The UK was able to establish a very rapid viral sequencing capability through the work of the COG-UK Consortium led by Sharon Peacock and colleagues and relying on existing research capacity at the Sanger Centre, the Quadram Institute, and many others. This was funded by research agencies but was quickly connected to the main PCR testing laboratory network, the Lighthouse Laboratories. The data then flowed via existing academic databases into the four main public health agencies in the UK. At one time the UK had deposited over 50% of the sequences in the global databases and remains second only to the USA for total SARS-CoV-2 sequences.

The UK has also funded an initiative called the New Variant Assessment Platform that supports low- and middle-income countries to develop their own genomic sequencing and analysis capabilities and to support the biological characterisation of new variants using facilities in the UK.

Many of the capabilities used in the COVID pandemic are capable of being applied in AMR surveillance and response

How important is an international collaboration to the work of genomic pathogen surveillance and can you outline any challenges associated with this?

The pandemic has highlighted the importance of international cooperation and the sharing of data. COVID-19 relied on infrastructure developed to respond to pandemic influenza, including the GISAID database.

The importance of pathogen genomics was highlighted in several global initiatives during the pandemic that shaped the response to that and potentially any future pandemic threats. The WHO and G7 have recommended that all countries aimed to sequence 5-10% of COVID-19 cases, and that data be shared widely to track new variants of concern, drive enhanced responses, and inform plans for vaccination or modified vaccine composition.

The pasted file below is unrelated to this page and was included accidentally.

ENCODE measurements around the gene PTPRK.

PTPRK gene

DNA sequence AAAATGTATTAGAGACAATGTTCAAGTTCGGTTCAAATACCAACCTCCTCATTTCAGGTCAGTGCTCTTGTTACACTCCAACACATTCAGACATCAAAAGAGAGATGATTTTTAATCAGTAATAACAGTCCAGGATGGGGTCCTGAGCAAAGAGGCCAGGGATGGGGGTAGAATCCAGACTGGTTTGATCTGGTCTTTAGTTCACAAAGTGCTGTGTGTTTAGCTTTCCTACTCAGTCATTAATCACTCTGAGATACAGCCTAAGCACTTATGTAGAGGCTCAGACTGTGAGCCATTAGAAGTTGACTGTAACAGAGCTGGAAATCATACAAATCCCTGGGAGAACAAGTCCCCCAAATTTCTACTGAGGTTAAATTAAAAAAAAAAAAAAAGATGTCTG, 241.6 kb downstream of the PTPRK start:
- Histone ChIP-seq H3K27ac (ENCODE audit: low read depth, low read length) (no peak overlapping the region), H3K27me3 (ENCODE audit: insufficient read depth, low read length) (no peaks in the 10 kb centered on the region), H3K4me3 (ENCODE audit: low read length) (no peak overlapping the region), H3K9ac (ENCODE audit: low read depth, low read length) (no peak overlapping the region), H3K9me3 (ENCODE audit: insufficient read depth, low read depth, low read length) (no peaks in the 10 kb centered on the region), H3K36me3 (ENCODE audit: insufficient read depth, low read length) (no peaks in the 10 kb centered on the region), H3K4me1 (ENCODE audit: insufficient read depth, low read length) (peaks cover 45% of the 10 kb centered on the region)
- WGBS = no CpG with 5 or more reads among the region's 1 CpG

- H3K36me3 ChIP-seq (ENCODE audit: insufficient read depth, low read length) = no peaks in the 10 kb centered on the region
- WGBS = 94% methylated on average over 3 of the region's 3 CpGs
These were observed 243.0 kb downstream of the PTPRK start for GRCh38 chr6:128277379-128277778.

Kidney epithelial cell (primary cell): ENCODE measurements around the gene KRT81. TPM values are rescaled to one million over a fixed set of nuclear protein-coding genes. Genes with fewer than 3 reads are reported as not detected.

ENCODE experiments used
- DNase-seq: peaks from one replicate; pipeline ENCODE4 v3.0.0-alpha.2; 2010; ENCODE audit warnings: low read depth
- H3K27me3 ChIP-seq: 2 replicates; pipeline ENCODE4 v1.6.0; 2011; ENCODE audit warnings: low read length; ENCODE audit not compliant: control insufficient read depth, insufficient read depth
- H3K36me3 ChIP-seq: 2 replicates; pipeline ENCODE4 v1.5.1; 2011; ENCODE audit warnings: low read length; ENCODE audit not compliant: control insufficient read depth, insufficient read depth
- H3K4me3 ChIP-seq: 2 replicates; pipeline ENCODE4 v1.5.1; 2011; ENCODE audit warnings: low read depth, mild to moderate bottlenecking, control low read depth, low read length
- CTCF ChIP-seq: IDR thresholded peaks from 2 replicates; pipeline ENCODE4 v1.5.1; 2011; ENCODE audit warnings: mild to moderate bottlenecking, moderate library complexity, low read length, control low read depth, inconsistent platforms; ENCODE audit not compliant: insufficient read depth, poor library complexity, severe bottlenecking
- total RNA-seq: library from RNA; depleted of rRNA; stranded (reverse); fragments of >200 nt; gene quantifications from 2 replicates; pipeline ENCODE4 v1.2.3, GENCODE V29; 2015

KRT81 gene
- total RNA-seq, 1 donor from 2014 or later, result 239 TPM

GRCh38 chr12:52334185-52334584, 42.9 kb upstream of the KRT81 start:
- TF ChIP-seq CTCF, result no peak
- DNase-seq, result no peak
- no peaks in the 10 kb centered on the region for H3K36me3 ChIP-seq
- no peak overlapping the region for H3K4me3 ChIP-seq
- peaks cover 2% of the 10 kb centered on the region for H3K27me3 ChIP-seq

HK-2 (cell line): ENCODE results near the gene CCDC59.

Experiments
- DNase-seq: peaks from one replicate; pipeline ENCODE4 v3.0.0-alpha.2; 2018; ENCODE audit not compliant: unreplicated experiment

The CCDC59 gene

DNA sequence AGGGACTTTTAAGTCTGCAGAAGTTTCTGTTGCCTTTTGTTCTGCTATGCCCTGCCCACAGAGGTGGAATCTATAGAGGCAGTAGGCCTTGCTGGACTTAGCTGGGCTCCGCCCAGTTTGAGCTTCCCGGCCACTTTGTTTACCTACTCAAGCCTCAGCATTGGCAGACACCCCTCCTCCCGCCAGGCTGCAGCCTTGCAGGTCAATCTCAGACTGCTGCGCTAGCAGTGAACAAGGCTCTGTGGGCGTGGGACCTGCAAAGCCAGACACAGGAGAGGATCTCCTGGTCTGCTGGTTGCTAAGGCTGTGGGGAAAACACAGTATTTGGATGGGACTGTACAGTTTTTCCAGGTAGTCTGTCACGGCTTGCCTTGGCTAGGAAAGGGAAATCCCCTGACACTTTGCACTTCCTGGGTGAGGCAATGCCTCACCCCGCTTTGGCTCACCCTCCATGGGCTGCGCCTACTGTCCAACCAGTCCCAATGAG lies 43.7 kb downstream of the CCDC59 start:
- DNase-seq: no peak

Several countries have taken specific action to improve global cooperation. Under the UK’s G7 presidency, Sir Jeremy Farrar recommended a global network of expertise to provide a new ‘global pandemic radar’. This is being developed at the International Pathogen Surveillance Network led by the WHO. Germany has committed funding to a WHO Hub for Pandemic and Epidemic Intelligence in Berlin that will develop tools to detect and tackle new pandemic threats. Many countries are funding enhanced surveillance facilities as well as support from global initiatives like the Coalition for Epidemic Preparedness Innovation (CEPI) and the One Health initiatives on animal and agricultural threats.

How do you see the UK and Europe’s genomic industries developing in the future to support response efforts to public health threats such as antimicrobial resistance?

The industry has played a key role in the development of diagnostics, vaccines, and countermeasures and this has relied on genomics and advanced data analytics. Genomics and other industries are key partners in initiatives like the 100 Days Mission to accelerate the response to a new pandemic threat. Antimicrobial resistance is also a key public health priority requiring global action. Many of the capabilities used in the COVID pandemic are capable of being applied in AMR surveillance and response.

Dr Joanne Hackett
Head of Genomic and Precision Medicine
Former Chief Commercial Officer
Genomics England

This article is from issue 23 of Health Europa Quarterly. Click here to get your free subscription today.